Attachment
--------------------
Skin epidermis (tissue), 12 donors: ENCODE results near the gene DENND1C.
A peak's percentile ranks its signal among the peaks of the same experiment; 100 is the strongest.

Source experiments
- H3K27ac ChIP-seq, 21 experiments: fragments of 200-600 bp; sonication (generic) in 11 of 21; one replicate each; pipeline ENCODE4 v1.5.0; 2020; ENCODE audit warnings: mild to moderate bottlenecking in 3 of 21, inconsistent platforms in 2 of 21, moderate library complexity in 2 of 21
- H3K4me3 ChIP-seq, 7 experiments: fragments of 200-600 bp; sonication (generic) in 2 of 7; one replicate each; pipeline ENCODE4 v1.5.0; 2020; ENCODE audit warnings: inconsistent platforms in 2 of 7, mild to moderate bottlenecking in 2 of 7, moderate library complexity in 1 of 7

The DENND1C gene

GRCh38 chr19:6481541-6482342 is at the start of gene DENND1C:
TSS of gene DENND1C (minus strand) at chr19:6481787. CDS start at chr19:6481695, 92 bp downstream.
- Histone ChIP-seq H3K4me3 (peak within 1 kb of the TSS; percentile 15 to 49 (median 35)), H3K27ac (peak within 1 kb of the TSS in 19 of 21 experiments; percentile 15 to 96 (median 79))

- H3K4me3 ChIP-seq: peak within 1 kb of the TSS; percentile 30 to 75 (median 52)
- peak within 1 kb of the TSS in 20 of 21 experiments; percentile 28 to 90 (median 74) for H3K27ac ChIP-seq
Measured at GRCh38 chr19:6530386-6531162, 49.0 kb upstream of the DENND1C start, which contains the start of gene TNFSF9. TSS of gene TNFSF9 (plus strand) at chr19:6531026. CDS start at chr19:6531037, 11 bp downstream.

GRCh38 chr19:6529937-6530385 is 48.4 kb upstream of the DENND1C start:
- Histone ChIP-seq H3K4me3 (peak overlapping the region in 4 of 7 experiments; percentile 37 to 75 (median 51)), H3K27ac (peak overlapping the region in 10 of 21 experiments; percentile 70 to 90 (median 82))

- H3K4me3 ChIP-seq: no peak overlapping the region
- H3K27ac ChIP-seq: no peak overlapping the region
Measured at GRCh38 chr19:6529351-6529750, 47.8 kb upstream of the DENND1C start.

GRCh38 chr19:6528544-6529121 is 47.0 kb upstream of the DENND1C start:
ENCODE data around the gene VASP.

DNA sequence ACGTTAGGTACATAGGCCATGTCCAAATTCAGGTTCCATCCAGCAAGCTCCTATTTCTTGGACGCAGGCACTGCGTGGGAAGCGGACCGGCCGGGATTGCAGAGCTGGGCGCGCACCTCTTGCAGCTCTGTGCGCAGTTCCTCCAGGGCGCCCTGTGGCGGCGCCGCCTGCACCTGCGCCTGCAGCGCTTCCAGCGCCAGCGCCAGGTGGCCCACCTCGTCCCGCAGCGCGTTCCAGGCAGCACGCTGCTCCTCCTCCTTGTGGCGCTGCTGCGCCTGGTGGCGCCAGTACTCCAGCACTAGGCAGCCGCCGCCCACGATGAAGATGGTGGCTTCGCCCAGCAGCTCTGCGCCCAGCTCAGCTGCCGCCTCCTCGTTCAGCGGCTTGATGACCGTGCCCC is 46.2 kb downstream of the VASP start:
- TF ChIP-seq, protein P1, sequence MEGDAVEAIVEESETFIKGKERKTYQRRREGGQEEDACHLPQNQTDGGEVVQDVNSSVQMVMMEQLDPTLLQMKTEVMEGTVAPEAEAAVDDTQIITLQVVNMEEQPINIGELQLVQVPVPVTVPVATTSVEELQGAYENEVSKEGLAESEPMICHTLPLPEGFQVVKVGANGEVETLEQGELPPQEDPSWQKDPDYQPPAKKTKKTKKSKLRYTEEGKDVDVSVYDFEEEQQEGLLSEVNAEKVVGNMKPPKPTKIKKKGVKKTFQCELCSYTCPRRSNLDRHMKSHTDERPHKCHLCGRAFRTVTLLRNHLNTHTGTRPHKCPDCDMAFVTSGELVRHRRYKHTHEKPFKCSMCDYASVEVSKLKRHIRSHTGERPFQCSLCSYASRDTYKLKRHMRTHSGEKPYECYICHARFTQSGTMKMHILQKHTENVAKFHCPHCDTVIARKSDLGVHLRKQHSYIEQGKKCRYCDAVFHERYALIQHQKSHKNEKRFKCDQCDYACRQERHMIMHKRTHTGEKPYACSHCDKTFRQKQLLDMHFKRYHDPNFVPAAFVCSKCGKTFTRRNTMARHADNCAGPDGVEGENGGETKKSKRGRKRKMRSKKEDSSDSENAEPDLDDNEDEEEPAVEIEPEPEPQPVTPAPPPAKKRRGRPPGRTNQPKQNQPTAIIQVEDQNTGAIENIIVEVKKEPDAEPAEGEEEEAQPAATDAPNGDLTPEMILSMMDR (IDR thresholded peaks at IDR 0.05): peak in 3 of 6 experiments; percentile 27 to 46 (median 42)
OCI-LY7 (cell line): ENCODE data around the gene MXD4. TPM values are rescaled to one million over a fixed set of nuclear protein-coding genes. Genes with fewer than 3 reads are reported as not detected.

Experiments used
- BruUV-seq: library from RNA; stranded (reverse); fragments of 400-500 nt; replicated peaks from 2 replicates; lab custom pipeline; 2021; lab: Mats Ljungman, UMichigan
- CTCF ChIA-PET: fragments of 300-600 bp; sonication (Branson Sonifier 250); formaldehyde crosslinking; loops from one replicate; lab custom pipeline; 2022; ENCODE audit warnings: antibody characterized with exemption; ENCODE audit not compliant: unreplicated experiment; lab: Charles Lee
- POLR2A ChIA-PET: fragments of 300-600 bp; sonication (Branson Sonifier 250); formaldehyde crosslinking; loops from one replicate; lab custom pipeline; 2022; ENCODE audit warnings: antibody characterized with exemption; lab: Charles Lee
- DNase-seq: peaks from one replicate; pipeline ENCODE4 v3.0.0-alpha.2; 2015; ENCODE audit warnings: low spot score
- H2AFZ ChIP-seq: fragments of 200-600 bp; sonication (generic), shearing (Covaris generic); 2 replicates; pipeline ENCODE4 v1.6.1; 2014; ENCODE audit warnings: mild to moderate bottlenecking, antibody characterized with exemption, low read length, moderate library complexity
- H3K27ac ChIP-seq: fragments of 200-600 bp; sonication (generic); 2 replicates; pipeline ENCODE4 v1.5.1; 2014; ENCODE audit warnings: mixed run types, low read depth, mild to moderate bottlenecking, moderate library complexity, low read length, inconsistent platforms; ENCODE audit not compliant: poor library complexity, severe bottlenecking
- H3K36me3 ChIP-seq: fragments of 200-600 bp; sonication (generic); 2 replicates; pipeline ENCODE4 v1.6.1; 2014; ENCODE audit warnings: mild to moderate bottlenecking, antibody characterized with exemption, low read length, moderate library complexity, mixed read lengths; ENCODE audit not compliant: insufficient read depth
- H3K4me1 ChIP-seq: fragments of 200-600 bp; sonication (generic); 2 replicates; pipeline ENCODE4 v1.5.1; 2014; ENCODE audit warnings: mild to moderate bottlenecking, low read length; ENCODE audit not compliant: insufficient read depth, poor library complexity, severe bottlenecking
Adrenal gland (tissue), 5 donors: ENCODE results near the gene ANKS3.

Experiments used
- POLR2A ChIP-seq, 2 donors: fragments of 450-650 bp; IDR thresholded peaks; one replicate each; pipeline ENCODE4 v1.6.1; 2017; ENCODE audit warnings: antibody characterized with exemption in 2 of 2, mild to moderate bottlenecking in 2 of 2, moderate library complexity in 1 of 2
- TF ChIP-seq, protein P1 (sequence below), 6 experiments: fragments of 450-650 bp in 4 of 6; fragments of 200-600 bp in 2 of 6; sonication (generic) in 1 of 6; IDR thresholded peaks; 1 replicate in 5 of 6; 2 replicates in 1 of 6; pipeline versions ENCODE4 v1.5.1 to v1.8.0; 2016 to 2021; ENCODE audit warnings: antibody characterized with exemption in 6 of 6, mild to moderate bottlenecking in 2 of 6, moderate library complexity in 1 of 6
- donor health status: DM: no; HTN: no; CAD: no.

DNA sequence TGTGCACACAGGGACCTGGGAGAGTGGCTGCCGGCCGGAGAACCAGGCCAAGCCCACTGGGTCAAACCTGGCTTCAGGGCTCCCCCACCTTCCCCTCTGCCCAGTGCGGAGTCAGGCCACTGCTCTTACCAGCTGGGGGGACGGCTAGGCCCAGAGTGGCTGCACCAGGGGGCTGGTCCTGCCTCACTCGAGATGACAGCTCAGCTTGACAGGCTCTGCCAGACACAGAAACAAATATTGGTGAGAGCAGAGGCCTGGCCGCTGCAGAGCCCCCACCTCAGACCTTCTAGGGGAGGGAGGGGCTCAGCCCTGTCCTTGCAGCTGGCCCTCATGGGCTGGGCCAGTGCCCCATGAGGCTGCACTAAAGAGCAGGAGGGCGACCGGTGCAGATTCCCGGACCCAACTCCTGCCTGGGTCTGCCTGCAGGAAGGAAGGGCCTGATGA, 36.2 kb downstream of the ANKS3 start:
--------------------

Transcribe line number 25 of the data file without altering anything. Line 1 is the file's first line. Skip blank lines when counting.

- CTCF ChIA-PET: fragments of 300-600 bp; sonication (Branson Sonifier 250); formaldehyde crosslinking; loops from one replicate; lab custom pipeline; 2022; ENCODE audit warnings: antibody characterized with exemption; ENCODE audit not compliant: unreplicated experiment; lab: Charles Lee